December 28, 2012 | Unregistered CommenterMelissa

the pictures inside are so much better than that cover.

December 28, 2012 | Unregistered Commentermarcelo

What everyone should REALLY be offended by is the fact that Frank Ocean's song "Wise Man" didn't make it in the final cut of the movie!

And Bia, I'm pretty sure Hilly (Bryce Dallas Howard) says it at least once.

December 28, 2012 | Unregistered CommenterTyler

marcelo -- right? it's crazy that they chose that photograph for the cover.

December 28, 2012 | Registered CommenterNATHANIEL R

In regards to Django and the n-word...
A historian of the times knows that “nigger” was used less than “negro” and “darkie”. And generally wasn’t used in “anger context”. I am so utterly pissed off by the excuse of this! “Nigger” was not originally a derogatory word, it was a classification of human, a synonymy of “slave” and using it the way QT does IN THIS MOVIE makes, generally, no fucking sense! A couple instances were appropriate, most were historically inaccurate. He has a better case for “accuracy” with his other movies that happen post reunification, and especially during and post civil rights era.

Also, you can't use history as a defense when you cherry pick what to follow from history especially knowing how the term is used actually doesn't line up with history.

December 28, 2012 | Unregistered CommenterAngelica Jade

Sorry for the errors, I was on my phone.

December 28, 2012 | Unregistered CommenterMelissa

Angelica - I'm not a historian of the antebellum south so I could be wrong about this but I believe 'nigger' was used more often, considerably so, than negro and darkie and that is why nigger has the stigma it does today and negro is considered reasonably benign. If you could point me to some evidence to back up this claim your making of appreciate because as far as I know the generally accepted explanation for the ugliness of the word nigger in modern American culture is its association with previous eras in which it was used to belittle black people and or describe, objectively as a classification, as you say, black people who have been forced into dehumanizing positions.

As for the angry tone in which it is used which you seem angry about, I actually think QT had good reason to use the word this way, because the theme of racism throughout the film is emboldened by showing the negativity of cultural staples like the word nigger. It points out, rather boldly, that this is a bad word.

December 28, 2012 | Unregistered CommenterCasey Fiore

I don't have any online sources unfortunately all in the books I have. :/ Which I will pull out some titles when I get a chance. (I took a class on Gone with the Wind plus I'm from the South so all this interests me) I will concede that the word was used to differing amounts depending where you're talking about. I know it was used as a classification that shifted course to be straight up derogatory. IMO It is derogatory either way when you think about it.I was bringing up the angry tone because of Tarantino using the excuse of it being historically correct to use the word in the way he uses it in the film. Which isn't *exactly* true. Also...there are more interesting issues to talk about in the film beyond word usage.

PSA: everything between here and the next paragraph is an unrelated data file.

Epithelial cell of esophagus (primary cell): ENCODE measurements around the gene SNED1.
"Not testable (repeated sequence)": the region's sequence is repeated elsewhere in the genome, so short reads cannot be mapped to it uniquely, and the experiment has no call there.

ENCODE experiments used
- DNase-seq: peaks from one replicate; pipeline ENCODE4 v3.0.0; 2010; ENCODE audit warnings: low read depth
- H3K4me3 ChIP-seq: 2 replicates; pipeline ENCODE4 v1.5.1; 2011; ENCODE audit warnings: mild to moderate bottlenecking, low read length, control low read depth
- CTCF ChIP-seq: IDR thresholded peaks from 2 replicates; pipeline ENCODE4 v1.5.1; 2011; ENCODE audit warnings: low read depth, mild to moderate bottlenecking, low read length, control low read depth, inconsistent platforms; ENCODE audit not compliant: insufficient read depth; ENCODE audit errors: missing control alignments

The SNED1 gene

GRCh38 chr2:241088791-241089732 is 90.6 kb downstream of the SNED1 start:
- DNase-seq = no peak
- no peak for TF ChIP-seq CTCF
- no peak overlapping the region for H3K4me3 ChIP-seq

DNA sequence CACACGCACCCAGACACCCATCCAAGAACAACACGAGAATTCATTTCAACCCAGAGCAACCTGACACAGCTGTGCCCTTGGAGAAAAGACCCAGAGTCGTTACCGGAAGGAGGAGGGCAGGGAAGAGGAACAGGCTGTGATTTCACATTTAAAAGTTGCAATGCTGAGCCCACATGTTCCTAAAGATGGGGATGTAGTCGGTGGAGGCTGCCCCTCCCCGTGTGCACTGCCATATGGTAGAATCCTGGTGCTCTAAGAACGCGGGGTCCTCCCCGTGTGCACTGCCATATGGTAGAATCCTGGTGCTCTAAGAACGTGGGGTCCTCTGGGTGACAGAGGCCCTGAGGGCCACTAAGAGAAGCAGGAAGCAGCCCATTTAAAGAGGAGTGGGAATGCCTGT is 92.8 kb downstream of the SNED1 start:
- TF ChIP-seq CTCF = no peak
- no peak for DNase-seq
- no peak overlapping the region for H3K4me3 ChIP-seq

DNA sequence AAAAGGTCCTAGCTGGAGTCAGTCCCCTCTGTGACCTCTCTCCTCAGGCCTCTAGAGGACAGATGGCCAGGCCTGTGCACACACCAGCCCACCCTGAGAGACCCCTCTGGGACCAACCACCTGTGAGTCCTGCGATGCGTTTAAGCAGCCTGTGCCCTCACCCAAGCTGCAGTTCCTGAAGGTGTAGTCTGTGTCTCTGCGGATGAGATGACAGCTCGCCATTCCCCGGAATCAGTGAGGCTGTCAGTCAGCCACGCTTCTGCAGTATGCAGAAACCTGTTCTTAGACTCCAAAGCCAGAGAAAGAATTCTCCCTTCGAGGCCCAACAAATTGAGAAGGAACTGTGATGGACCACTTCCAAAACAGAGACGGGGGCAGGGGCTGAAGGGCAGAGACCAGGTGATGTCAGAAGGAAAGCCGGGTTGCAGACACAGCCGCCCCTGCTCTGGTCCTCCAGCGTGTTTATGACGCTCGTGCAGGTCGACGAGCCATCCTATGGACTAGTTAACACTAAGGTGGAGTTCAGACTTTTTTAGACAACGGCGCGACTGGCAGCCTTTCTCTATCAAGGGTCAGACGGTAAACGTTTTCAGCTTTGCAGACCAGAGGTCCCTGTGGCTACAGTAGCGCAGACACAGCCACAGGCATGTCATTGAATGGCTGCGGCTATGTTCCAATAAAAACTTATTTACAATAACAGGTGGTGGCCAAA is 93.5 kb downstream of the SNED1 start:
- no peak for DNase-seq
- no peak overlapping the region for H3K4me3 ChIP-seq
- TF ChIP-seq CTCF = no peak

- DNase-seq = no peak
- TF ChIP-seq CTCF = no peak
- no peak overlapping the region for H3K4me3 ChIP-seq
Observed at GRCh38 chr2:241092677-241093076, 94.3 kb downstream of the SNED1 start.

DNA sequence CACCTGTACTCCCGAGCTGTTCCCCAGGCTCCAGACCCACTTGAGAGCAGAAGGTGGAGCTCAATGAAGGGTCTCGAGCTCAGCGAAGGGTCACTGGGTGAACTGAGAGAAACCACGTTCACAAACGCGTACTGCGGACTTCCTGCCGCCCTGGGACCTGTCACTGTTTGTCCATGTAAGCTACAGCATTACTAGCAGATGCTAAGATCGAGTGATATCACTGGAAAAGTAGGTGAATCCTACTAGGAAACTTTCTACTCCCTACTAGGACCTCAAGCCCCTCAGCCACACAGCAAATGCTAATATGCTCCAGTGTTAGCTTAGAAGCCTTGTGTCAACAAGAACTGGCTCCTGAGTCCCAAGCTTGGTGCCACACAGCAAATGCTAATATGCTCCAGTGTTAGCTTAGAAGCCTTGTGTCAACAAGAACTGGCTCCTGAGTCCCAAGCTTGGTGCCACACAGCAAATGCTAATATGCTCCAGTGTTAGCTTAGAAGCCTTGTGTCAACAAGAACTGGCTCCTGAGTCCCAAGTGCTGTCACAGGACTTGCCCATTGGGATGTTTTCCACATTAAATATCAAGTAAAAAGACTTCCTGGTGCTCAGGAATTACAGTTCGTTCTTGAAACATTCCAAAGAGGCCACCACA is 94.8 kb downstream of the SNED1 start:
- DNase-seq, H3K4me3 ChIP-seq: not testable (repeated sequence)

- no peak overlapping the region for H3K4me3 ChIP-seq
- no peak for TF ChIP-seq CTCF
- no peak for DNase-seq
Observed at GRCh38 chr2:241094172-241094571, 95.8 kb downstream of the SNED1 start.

I don't think anyone needs it to be pointed out that it is bad word. If the only thing you can say as a filmmaker doing a film about slavery is that well...
I don't think Tarantino is morally or intellectually complex, really. Dealing with slavery can be tricky. Sure the whole spaghetti western/exploitation style doesn't lend itself to that but...with how few films deal with black character let alone during slavery it kind of sucks it doesn't get more complexity. Says I, the black latina screenwriter. Although, I never have explicitly dealt with race in any of my screenplays.

Sorry if I am not making sense.
I have complicated thoughts on all this and am probably too damn muddled to talk straight. But, the conversations I have been having are very interesting and lots of food for thought.

December 28, 2012 | Unregistered CommenterAngelica Jade

"But I think the reason Quentin sounds like such an asshole spelling that out is because he's always used the word rampantly in his movies, even when that excuse was nowhere to be found."

So so so true. You know, I usually love the QT publicity train every time one of his movies come out, but there has been a real self righteous stench coming off him lately - the lame historical accuracy excuse (even if its true, QT is the LAST MAN ON THE PLANET who should be using historical accuracy to defend his movies), the gratuitous slaps at John Ford earlier in the week. I haven't seen Django yet, and its unfortunate because I can feel a certain negativity starting to seep in.

December 29, 2012 | Unregistered CommenterRoark